These impressions have created desires in the past and they continue to do so.

The desires then carry the mark of the predominant guna and can show up at any moment.

It is therefore obvious that as long as all three gunas have not been transcended, then samsara, the wheel of birth and death, keeps revolving.
Generally, when we speak of activity in yoga, we mean rajo guna, but in any one activity all three gunas can manifest. Swami Sivananda says in chapter 14 of his commentary on the Bhagavad Gita, the chapter about the gunas, that restlessness can lead to an action which we regret afterward.

The action is completed to fulfil one’s own desire rather than to do that which needs to be done. The motive behind an action is always what makes the difference.
lt is extremely important to reflect on it and analyse whether this motive is sattvic, rajasic, or tamasic. We may think we are acting selflessly but are in fact fulfilling our own need for fame and recognition. Sattvic peace does come from action, but only from action which is free of egoism.

Otherwise restlessness is created and you become a workaholic, then you become exhausted, then burn out, then turn into a couch potato who is no longer able to do anything, at which point this tendency changes back into restlessness and the wheel starts turning again. lt is like the movement the world of work becomes a slothful, lazy person who almost vegetates in a swamp on the weekend. Real cleanliness, true sattva, presupposes that this difference does not exist.

The coexistence of rajas and sattva, however, is the result of intensive training which makes it possible to think in sattva and be active
at the same time; a wonderful picture of personal evolution can be realized.

Sattvic activity is the result of calm and concentrated reflection on what needs to be done, which steps need to be taken, in order to serve oneself and humanity. Seen from the outside, it does not appear as action, but as a matter of fact that is the very best activity we can have. Pausing for a moment, and practicing some self-observation before and after the activity calms the mind and the activity becomes sattvic.

Gunas and Avidya

The gunas are considered avidya, a superimposition over vidya. That is why the knowledge of the gunas and their functions is essential in order to free oneself from
the clutches of ignorance. With proper detachment we have to keep our distance from the superimposition of the gunas over the atman.

No one can escape the effects of the gunas, but it is important to analyse this phenomenon. It is important to understand its characteristics, to take on the role of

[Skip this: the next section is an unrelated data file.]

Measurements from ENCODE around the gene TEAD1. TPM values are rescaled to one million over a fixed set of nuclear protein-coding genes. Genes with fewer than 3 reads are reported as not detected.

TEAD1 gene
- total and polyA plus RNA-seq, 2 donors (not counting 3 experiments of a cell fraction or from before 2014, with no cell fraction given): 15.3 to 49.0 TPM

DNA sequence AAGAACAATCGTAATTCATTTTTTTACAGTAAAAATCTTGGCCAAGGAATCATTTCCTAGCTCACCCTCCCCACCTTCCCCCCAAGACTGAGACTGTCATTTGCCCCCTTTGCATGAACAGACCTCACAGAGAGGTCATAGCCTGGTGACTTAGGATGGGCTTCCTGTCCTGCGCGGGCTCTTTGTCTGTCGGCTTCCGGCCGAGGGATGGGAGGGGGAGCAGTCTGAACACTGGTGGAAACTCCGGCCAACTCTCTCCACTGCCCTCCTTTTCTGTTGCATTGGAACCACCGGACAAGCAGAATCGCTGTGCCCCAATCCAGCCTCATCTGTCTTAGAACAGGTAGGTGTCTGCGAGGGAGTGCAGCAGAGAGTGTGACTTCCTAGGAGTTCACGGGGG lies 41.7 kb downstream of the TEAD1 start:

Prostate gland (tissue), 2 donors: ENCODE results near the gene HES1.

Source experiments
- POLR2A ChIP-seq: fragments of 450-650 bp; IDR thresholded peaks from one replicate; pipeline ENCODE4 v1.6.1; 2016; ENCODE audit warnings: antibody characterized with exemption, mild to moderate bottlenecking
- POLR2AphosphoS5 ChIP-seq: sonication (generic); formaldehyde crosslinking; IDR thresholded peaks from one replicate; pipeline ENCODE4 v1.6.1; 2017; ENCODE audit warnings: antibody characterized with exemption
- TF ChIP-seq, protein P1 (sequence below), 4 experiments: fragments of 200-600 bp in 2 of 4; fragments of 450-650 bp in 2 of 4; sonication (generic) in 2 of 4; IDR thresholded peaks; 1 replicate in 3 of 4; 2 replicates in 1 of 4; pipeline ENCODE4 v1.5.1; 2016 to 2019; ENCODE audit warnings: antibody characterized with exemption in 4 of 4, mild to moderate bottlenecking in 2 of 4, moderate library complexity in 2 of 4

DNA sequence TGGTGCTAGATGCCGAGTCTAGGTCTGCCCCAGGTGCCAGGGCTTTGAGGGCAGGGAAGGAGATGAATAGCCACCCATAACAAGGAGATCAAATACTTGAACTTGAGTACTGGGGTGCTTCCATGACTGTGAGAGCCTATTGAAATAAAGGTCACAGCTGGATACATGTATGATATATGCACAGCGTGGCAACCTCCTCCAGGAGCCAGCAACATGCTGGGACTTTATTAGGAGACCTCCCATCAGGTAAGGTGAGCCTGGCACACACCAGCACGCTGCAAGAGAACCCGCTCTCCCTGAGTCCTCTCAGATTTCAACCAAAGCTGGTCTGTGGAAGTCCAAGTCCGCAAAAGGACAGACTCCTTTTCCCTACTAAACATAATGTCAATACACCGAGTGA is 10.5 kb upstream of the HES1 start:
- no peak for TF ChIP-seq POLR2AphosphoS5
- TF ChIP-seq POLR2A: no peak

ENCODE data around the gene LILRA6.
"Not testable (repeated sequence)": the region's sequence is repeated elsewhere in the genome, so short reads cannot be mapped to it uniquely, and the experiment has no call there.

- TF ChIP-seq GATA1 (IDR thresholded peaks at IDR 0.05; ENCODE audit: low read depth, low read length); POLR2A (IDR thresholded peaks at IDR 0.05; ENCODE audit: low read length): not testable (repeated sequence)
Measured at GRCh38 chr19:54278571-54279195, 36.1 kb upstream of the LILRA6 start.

observer rather then identifying with the gunas, to become a gunatita, i.e. one who detaches from the gunas. This is not possible without understanding how they function.

The fifth verse of the 14th chapter of the Bhagavad Gita says: “Purity, passion and inertia – these qualities, O Arjuna, born of Nature, bind fast in the body, the embodied, the indestructible.” Whoever identifies with these qualities of nature binds himself to the various sheaths, upadhis, and therefore cannot see the indestructible, the soul, within.

We identify with genetic tendencies, which are an expression of prarabdha karma. Yoga teaches us to give up the identification with the instruments, the body and the mind.

Charateristic tendencies are an expression of the gunas, and yoga teaches us to see them, to analyse them, not to identify with them, and to finally overcome them and develop the true Self.

Gunas and Faith

If tamas is predominant, faith will be extinguished, says the Bhagavad Gita. The mind is too lethargic to argue, everything is seen from a negative perspective, the person does not believe in anything.

Everything new will be dismissed first of all as bad, negative and useless; the mind is too lethargic to consider it in any depth or to form an opinion. The belief in oneself and in one’s own capacities is weak.

One does not consider the possibility that one could get a certain job, and there for one does not even try or apply. That is a clear sign of tamas domination.
In the rajasic state, according to the Bhagava Gita, the person strives for liberation. There is a prevailing belief in the good and, even, in errors, the good, positive, and instructive is seen.

This is the reason why great and successful people feel sympathy for the errors of others, a feeling which stems from an inner sattvic state. They know the shortcomings which are common to all. People who act in sattva become stronger and more knowledgeable.

Gunas at the Moment of Death

In chapter 14, the Bhagavad Gita deals with the gunas at the moment of passing, when death of the physical body takes place. It explains that the predominant guna at the moment of passing decides the situation of the next incarnation. This is why all cultural rituals accompanying death are designed to calm the mind and lead it to sattva.

If you have the wonderful opportunity to accompany someone at this moment, you can be of assistance, depending on the religion or culture to which the dying person belongs. The frequent tendency to push death aside, not to deal with it, is rajasic.

Death is a crossing-over. Yoga knows that it is only a question of matter returning to the elements. The soul, enshrined in the subtle body, does not cease to exist.

Swami Durgananda is Yoga Acharya (spiritual director) of the Sivananda Yoga Centres in Europe